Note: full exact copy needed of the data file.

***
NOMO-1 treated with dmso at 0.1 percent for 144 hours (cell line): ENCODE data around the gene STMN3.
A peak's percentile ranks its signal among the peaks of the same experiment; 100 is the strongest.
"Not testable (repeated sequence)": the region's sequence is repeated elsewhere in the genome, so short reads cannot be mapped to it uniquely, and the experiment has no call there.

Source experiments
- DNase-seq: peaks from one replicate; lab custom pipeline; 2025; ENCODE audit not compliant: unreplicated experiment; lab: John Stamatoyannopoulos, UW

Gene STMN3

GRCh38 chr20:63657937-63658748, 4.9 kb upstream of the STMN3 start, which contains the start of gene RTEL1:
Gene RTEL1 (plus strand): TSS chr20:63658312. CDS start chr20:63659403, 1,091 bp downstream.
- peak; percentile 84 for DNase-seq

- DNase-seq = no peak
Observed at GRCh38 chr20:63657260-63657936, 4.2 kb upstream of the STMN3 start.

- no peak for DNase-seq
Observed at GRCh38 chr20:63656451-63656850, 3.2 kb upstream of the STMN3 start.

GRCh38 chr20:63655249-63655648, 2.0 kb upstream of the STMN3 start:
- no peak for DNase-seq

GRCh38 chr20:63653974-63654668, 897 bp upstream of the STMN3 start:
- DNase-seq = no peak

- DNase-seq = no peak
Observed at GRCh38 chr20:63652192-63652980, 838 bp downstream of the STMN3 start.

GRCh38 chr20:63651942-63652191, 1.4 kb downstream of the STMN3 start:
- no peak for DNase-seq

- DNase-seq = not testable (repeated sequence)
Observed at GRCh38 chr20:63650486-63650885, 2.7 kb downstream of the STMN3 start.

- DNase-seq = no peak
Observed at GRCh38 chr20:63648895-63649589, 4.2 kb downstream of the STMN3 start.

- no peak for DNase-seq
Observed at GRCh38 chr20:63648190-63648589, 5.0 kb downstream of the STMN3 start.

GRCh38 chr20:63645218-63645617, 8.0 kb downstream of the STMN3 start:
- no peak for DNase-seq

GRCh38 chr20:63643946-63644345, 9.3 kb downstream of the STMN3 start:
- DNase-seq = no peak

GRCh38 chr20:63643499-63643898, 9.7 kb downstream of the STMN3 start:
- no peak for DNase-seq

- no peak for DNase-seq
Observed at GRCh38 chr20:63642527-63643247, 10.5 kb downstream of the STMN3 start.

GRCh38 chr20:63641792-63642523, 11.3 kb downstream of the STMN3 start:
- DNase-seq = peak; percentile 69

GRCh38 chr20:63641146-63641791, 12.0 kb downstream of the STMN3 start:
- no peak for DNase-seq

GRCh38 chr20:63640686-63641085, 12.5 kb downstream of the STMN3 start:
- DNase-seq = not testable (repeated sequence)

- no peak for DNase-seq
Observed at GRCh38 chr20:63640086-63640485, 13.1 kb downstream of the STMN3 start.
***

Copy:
NOMO-1 treated with dmso at 0.1 percent for 144 hours (cell line): ENCODE data around the gene STMN3.
A peak's percentile ranks its signal among the peaks of the same experiment; 100 is the strongest.
"Not testable (repeated sequence)": the region's sequence is repeated elsewhere in the genome, so short reads cannot be mapped to it uniquely, and the experiment has no call there.

Source experiments
- DNase-seq: peaks from one replicate; lab custom pipeline; 2025; ENCODE audit not compliant: unreplicated experiment; lab: John Stamatoyannopoulos, UW

Gene STMN3

GRCh38 chr20:63657937-63658748, 4.9 kb upstream of the STMN3 start, which contains the start of gene RTEL1:
Gene RTEL1 (plus strand): TSS chr20:63658312. CDS start chr20:63659403, 1,091 bp downstream.
- peak; percentile 84 for DNase-seq

- DNase-seq = no peak
Observed at GRCh38 chr20:63657260-63657936, 4.2 kb upstream of the STMN3 start.

- no peak for DNase-seq
Observed at GRCh38 chr20:63656451-63656850, 3.2 kb upstream of the STMN3 start.

GRCh38 chr20:63655249-63655648, 2.0 kb upstream of the STMN3 start:
- no peak for DNase-seq

GRCh38 chr20:63653974-63654668, 897 bp upstream of the STMN3 start:
- DNase-seq = no peak

- DNase-seq = no peak
Observed at GRCh38 chr20:63652192-63652980, 838 bp downstream of the STMN3 start.

GRCh38 chr20:63651942-63652191, 1.4 kb downstream of the STMN3 start:
- no peak for DNase-seq

- DNase-seq = not testable (repeated sequence)
Observed at GRCh38 chr20:63650486-63650885, 2.7 kb downstream of the STMN3 start.

- DNase-seq = no peak
Observed at GRCh38 chr20:63648895-63649589, 4.2 kb downstream of the STMN3 start.

- no peak for DNase-seq
Observed at GRCh38 chr20:63648190-63648589, 5.0 kb downstream of the STMN3 start.

GRCh38 chr20:63645218-63645617, 8.0 kb downstream of the STMN3 start:
- no peak for DNase-seq

GRCh38 chr20:63643946-63644345, 9.3 kb downstream of the STMN3 start:
- DNase-seq = no peak

GRCh38 chr20:63643499-63643898, 9.7 kb downstream of the STMN3 start:
- no peak for DNase-seq

- no peak for DNase-seq
Observed at GRCh38 chr20:63642527-63643247, 10.5 kb downstream of the STMN3 start.

GRCh38 chr20:63641792-63642523, 11.3 kb downstream of the STMN3 start:
- DNase-seq = peak; percentile 69

GRCh38 chr20:63641146-63641791, 12.0 kb downstream of the STMN3 start:
- no peak for DNase-seq

GRCh38 chr20:63640686-63641085, 12.5 kb downstream of the STMN3 start:
- DNase-seq = not testable (repeated sequence)

- no peak for DNase-seq
Observed at GRCh38 chr20:63640086-63640485, 13.1 kb downstream of the STMN3 start.